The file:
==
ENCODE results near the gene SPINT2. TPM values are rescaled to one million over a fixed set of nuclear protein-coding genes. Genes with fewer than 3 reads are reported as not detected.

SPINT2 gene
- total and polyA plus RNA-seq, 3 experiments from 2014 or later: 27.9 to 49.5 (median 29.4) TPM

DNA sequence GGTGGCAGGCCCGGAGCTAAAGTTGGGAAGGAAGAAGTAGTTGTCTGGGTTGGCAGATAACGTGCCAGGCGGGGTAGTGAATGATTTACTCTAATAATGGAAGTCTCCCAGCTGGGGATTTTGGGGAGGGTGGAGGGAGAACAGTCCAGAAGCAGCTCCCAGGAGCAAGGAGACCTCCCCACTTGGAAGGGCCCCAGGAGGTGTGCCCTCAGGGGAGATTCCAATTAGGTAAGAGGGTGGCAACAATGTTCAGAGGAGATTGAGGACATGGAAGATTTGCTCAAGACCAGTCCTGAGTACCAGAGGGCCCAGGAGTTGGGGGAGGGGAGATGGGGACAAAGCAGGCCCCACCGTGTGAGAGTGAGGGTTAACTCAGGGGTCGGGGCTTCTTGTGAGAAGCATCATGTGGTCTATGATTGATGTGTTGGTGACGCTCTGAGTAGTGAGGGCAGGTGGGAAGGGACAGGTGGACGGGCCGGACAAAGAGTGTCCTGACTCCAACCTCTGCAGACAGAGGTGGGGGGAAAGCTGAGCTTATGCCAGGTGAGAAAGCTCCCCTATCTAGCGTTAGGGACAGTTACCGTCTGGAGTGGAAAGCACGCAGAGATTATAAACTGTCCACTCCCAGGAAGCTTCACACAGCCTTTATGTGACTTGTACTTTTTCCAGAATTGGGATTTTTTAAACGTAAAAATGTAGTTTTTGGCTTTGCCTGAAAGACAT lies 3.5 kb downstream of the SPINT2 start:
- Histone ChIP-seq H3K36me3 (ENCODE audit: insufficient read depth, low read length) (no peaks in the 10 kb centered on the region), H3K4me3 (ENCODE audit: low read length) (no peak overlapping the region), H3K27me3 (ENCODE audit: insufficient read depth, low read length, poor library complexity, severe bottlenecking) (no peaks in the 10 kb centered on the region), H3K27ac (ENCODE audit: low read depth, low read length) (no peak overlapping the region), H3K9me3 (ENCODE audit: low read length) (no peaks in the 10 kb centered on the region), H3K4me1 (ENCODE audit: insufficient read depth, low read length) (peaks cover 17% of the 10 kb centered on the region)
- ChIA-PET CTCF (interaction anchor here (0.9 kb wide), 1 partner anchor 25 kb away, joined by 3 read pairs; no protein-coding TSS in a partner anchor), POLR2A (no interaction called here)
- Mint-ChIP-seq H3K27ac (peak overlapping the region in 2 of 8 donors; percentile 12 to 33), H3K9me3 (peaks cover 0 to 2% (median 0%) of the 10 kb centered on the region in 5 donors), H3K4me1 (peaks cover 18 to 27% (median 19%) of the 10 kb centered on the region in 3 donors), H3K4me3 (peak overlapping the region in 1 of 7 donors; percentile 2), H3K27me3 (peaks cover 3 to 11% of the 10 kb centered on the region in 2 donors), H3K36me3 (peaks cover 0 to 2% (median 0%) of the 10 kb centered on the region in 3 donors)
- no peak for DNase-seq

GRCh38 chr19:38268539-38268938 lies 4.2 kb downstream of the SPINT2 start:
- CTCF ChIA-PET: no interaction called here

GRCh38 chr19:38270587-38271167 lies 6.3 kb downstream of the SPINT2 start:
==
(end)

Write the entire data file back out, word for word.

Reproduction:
ENCODE results near the gene SPINT2. TPM values are rescaled to one million over a fixed set of nuclear protein-coding genes. Genes with fewer than 3 reads are reported as not detected.

SPINT2 gene
- total and polyA plus RNA-seq, 3 experiments from 2014 or later: 27.9 to 49.5 (median 29.4) TPM

DNA sequence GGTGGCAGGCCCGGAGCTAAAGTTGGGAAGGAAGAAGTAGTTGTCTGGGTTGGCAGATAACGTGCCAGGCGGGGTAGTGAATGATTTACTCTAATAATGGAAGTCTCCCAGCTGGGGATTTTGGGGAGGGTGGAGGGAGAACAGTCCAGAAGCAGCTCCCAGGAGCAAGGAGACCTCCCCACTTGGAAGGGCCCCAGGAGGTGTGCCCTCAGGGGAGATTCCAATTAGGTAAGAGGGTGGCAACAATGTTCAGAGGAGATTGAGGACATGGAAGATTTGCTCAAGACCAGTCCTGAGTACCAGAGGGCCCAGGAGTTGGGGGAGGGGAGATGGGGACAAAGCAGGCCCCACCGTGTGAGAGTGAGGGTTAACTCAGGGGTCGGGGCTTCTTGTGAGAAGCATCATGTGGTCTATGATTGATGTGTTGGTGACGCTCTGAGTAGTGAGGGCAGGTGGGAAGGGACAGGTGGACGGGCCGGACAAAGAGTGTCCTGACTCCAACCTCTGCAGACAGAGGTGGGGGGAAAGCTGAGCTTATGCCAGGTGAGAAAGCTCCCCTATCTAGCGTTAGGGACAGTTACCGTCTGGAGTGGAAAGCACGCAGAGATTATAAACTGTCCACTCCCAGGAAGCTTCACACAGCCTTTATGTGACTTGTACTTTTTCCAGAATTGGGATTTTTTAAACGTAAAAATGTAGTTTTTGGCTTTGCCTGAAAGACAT lies 3.5 kb downstream of the SPINT2 start:
- Histone ChIP-seq H3K36me3 (ENCODE audit: insufficient read depth, low read length) (no peaks in the 10 kb centered on the region), H3K4me3 (ENCODE audit: low read length) (no peak overlapping the region), H3K27me3 (ENCODE audit: insufficient read depth, low read length, poor library complexity, severe bottlenecking) (no peaks in the 10 kb centered on the region), H3K27ac (ENCODE audit: low read depth, low read length) (no peak overlapping the region), H3K9me3 (ENCODE audit: low read length) (no peaks in the 10 kb centered on the region), H3K4me1 (ENCODE audit: insufficient read depth, low read length) (peaks cover 17% of the 10 kb centered on the region)
- ChIA-PET CTCF (interaction anchor here (0.9 kb wide), 1 partner anchor 25 kb away, joined by 3 read pairs; no protein-coding TSS in a partner anchor), POLR2A (no interaction called here)
- Mint-ChIP-seq H3K27ac (peak overlapping the region in 2 of 8 donors; percentile 12 to 33), H3K9me3 (peaks cover 0 to 2% (median 0%) of the 10 kb centered on the region in 5 donors), H3K4me1 (peaks cover 18 to 27% (median 19%) of the 10 kb centered on the region in 3 donors), H3K4me3 (peak overlapping the region in 1 of 7 donors; percentile 2), H3K27me3 (peaks cover 3 to 11% of the 10 kb centered on the region in 2 donors), H3K36me3 (peaks cover 0 to 2% (median 0%) of the 10 kb centered on the region in 3 donors)
- no peak for DNase-seq

GRCh38 chr19:38268539-38268938 lies 4.2 kb downstream of the SPINT2 start:
- CTCF ChIA-PET: no interaction called here

GRCh38 chr19:38270587-38271167 lies 6.3 kb downstream of the SPINT2 start: